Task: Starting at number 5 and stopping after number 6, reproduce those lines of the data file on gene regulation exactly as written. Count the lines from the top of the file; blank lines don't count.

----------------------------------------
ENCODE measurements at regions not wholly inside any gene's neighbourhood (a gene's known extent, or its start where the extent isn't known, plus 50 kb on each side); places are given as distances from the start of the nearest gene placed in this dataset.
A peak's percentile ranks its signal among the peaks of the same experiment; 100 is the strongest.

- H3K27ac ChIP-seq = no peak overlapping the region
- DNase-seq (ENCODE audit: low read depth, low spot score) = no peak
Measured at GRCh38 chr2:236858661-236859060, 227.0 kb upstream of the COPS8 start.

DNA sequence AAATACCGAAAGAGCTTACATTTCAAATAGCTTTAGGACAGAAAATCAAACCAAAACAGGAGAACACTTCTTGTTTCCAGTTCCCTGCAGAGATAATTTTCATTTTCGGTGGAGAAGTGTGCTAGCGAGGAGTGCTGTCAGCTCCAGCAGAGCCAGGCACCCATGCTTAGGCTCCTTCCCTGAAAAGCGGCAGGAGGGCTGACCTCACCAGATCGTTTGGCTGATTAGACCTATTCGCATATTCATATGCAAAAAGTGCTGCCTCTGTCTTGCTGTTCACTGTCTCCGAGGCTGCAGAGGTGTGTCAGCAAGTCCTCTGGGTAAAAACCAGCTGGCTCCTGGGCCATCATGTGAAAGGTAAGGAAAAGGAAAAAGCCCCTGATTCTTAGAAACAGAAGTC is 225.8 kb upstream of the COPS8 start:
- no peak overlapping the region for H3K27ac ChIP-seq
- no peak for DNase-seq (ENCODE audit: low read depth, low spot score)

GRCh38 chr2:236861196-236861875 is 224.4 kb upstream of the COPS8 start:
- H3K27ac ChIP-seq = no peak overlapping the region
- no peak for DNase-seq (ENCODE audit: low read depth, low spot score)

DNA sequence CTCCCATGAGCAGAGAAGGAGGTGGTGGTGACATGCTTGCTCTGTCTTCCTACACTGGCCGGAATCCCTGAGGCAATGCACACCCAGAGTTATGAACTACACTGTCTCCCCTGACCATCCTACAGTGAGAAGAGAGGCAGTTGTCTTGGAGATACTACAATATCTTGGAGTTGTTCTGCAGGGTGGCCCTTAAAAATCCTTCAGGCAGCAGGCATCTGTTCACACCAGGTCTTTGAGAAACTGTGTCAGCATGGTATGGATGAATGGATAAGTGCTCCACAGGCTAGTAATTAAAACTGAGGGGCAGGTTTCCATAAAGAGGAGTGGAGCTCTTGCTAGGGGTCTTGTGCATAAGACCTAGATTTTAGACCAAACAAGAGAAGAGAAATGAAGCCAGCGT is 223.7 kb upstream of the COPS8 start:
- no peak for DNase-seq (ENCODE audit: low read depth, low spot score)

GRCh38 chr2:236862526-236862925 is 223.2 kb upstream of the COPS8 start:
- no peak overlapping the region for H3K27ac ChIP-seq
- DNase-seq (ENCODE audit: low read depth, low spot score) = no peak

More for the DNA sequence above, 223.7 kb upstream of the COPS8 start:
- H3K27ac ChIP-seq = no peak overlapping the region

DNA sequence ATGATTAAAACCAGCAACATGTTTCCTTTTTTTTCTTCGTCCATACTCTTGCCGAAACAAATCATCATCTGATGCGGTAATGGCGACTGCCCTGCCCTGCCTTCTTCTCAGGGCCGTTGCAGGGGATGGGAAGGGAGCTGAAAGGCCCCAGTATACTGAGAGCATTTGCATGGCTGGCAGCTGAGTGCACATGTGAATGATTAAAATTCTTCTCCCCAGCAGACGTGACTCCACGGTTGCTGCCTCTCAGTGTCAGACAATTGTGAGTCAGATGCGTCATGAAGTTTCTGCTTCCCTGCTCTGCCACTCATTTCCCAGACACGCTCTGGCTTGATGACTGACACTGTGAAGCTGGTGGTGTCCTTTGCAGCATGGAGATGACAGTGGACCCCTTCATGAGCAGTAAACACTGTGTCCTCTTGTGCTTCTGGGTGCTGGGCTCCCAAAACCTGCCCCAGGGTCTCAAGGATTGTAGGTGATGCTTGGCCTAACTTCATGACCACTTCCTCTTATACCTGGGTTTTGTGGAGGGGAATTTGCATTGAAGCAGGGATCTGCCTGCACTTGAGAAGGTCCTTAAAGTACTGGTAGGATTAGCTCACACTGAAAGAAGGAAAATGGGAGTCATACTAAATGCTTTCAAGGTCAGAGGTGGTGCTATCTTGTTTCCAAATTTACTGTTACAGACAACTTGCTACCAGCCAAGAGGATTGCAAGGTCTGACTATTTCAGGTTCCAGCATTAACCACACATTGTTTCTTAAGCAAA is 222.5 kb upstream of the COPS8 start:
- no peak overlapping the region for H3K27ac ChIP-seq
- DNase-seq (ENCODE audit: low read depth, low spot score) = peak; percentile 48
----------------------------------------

Measured at GRCh38 chr2:236858661-236859060, 227.0 kb upstream of the COPS8 start.

DNA sequence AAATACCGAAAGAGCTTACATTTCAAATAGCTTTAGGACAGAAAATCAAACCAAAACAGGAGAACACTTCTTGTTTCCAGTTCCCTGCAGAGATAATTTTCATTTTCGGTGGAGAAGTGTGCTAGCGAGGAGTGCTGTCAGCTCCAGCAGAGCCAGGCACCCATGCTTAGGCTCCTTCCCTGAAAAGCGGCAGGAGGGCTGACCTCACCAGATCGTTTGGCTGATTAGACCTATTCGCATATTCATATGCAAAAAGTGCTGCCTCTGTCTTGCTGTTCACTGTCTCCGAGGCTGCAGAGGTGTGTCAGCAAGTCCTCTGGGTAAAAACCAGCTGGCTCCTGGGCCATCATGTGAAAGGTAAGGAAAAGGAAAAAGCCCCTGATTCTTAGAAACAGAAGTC is 225.8 kb upstream of the COPS8 start: